Servitization meets sustainability

Henrique Luiz Correa

Abstract


Companies that have traditionally sold physical products have begun to increase “services” offered alongside the product.  Sometimes businesses have even gone to the extreme of selling only the “benefit” of the physical good as a service, while retaining ownership of the service-supporting good, such as the Xerox copier in your office. This movement is frequently referred to as “servitization” (Baines et al. 2009), which is sometimes illustrated by the popular saying: “people don't want to buy a quarter-inch drill. They want a quarter-inch hole.” We argue that, with servitization, because the supplying company retain ownership of the physical good supporting the service provided, the company is incentivized to put increased efforts, from design to disposal of the physical good, into designing in processes that will maximize the value that can be recouped from the good after the end of its economic life. This would be consistent with efforts toward increased sustainability in supply chains. In the traditional transactional sale of physical goods companies does not have an incentive to make decisions aimed at keeping the value of the product throughout its economic life. Companies would not be interested in extending its economic life either, or even being concerned about how reusable, remanufacture-able, refurbish-able or recyclable the product is. This has implications for the level of environmental sustainability achieved.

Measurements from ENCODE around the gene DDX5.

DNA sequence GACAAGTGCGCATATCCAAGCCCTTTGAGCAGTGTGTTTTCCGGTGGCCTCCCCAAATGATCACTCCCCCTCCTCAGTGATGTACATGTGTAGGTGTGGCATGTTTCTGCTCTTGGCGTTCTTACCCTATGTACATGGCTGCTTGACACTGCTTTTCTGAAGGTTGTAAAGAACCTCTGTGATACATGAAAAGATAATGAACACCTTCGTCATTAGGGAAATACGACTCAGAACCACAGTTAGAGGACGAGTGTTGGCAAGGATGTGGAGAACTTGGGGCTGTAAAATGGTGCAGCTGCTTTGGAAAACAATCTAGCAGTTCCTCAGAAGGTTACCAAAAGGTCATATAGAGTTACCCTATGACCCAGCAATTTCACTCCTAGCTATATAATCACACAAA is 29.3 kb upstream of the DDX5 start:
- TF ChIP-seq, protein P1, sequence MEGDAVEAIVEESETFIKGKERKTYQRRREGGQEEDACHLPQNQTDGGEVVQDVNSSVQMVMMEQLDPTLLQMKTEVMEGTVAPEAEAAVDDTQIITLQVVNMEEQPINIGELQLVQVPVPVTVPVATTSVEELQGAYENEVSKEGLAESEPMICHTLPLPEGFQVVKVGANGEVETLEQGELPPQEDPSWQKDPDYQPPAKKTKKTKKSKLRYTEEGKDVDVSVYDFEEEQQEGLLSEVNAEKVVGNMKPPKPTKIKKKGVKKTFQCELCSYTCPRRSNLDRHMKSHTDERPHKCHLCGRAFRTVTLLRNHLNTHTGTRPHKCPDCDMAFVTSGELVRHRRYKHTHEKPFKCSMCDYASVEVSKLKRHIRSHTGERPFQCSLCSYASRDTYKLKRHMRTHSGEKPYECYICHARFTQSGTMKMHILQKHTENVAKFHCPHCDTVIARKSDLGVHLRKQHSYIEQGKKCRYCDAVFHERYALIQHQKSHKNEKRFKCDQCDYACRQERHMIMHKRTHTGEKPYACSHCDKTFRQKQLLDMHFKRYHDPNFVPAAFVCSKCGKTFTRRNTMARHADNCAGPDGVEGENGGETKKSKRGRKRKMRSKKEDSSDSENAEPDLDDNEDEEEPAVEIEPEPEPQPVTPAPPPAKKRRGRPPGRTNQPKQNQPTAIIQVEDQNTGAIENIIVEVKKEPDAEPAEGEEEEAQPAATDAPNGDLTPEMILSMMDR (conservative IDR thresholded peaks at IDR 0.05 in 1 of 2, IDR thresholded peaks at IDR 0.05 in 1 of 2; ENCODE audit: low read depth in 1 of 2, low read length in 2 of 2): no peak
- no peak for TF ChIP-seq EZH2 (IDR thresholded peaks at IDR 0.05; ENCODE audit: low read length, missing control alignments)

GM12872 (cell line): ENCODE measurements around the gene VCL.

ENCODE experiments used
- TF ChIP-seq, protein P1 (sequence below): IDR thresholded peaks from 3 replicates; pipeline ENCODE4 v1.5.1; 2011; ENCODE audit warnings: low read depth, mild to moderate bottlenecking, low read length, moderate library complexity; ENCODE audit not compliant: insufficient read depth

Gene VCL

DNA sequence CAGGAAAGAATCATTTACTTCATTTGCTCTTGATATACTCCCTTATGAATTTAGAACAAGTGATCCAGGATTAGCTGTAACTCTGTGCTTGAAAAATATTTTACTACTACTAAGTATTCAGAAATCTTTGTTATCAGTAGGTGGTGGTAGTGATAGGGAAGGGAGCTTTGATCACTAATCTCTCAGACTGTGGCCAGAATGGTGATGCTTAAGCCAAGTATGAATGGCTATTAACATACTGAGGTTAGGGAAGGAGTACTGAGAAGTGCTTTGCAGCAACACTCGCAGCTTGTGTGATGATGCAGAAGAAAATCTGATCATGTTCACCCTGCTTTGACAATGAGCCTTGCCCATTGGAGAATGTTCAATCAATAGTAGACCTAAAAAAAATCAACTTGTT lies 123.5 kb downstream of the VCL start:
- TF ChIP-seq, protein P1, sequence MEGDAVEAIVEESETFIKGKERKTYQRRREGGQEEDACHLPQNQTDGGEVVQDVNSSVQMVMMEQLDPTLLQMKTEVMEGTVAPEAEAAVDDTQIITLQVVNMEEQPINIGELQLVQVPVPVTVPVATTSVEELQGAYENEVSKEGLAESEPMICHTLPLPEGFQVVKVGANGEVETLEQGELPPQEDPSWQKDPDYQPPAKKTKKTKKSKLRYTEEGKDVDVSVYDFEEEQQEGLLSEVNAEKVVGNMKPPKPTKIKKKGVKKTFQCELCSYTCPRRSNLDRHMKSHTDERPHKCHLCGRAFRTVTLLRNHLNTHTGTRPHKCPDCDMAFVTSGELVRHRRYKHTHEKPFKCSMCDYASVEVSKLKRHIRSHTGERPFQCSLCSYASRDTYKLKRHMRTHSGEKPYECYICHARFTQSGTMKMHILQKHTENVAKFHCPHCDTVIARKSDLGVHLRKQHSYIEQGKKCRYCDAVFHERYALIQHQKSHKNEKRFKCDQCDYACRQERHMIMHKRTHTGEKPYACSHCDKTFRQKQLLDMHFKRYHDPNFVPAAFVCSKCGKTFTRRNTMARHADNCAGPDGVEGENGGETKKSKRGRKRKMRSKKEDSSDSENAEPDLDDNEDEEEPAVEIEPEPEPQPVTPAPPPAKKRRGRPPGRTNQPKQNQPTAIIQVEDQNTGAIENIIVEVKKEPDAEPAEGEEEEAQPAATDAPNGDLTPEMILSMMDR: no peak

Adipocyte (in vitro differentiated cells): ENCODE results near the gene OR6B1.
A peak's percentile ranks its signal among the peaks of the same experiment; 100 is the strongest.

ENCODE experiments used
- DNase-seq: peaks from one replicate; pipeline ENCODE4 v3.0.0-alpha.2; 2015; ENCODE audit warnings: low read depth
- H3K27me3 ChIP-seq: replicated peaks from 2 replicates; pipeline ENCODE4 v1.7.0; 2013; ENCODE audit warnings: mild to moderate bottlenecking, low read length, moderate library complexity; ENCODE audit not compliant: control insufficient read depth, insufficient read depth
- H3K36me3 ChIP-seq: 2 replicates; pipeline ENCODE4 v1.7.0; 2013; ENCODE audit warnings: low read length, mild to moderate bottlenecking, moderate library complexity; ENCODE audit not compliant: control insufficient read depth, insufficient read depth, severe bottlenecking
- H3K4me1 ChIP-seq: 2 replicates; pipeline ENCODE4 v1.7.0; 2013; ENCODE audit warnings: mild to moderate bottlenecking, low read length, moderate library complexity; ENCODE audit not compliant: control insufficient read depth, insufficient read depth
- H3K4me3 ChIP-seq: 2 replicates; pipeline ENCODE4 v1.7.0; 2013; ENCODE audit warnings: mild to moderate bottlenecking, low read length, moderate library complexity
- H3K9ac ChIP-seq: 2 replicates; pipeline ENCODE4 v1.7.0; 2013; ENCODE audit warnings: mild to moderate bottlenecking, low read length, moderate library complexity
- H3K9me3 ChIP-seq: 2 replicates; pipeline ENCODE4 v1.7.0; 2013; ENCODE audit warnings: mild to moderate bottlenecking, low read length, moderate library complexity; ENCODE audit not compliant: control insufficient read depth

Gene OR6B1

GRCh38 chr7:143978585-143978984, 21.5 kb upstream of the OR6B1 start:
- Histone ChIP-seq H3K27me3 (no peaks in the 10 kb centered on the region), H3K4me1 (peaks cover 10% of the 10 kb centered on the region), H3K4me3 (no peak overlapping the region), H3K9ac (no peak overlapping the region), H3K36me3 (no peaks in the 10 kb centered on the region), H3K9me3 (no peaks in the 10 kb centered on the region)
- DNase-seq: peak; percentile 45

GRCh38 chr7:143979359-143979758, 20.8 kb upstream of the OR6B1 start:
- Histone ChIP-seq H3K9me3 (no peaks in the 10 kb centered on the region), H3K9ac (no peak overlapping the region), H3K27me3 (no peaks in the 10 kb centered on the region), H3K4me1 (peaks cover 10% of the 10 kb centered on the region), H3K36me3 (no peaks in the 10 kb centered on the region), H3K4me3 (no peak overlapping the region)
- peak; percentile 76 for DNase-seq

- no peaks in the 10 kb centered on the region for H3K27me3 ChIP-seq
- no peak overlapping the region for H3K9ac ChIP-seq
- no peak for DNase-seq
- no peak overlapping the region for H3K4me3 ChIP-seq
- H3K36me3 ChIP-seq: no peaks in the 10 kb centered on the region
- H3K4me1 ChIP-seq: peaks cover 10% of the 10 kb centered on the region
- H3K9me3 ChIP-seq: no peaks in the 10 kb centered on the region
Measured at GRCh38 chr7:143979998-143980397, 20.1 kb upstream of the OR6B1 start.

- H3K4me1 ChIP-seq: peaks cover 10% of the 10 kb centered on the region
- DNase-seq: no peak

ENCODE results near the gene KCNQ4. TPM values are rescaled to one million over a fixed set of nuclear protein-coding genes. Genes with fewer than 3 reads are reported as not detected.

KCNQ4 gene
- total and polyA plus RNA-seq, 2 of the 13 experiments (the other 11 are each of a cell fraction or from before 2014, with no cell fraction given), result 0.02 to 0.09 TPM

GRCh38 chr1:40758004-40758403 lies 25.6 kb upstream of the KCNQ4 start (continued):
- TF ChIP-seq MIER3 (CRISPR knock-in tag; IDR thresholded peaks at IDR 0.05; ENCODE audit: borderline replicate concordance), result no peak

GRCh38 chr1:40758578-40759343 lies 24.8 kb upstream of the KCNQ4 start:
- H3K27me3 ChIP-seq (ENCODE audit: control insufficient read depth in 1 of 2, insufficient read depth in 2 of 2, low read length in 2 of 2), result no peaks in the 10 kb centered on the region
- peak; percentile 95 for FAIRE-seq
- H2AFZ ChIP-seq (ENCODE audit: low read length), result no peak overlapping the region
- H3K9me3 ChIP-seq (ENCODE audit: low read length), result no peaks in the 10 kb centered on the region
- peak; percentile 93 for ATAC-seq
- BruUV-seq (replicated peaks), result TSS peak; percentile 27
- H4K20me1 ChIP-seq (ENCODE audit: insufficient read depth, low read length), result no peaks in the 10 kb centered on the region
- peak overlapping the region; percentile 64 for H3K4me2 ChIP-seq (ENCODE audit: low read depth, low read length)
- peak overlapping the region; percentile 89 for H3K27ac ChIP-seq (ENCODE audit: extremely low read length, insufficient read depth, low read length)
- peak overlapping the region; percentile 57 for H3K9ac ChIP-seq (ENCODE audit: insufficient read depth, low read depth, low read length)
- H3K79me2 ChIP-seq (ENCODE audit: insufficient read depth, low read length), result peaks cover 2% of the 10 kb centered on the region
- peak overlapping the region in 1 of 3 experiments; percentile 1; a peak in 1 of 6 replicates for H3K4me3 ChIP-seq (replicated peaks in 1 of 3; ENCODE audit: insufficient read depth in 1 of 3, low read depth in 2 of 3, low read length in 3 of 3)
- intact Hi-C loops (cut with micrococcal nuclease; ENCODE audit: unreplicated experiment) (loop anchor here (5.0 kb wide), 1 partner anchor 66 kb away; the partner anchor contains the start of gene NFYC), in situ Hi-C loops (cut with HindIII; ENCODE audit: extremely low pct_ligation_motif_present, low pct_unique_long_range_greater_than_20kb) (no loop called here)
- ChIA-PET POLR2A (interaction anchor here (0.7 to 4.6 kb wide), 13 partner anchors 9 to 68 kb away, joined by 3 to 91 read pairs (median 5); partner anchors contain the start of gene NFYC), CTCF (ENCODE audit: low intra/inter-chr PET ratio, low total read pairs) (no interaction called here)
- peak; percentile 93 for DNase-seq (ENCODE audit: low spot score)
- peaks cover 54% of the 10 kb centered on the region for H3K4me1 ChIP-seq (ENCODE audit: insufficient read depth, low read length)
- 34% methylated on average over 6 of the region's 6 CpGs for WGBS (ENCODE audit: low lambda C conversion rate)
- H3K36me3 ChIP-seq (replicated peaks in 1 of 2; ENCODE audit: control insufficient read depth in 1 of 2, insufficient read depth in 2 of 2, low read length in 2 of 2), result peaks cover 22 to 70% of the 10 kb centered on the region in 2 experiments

Keywords


Service management; Servitization; Operations management; Brazil; Sustainability

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References


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DOI: https://doi.org/10.24023/FutureJournal/2175-5825/2018.v10i2.370

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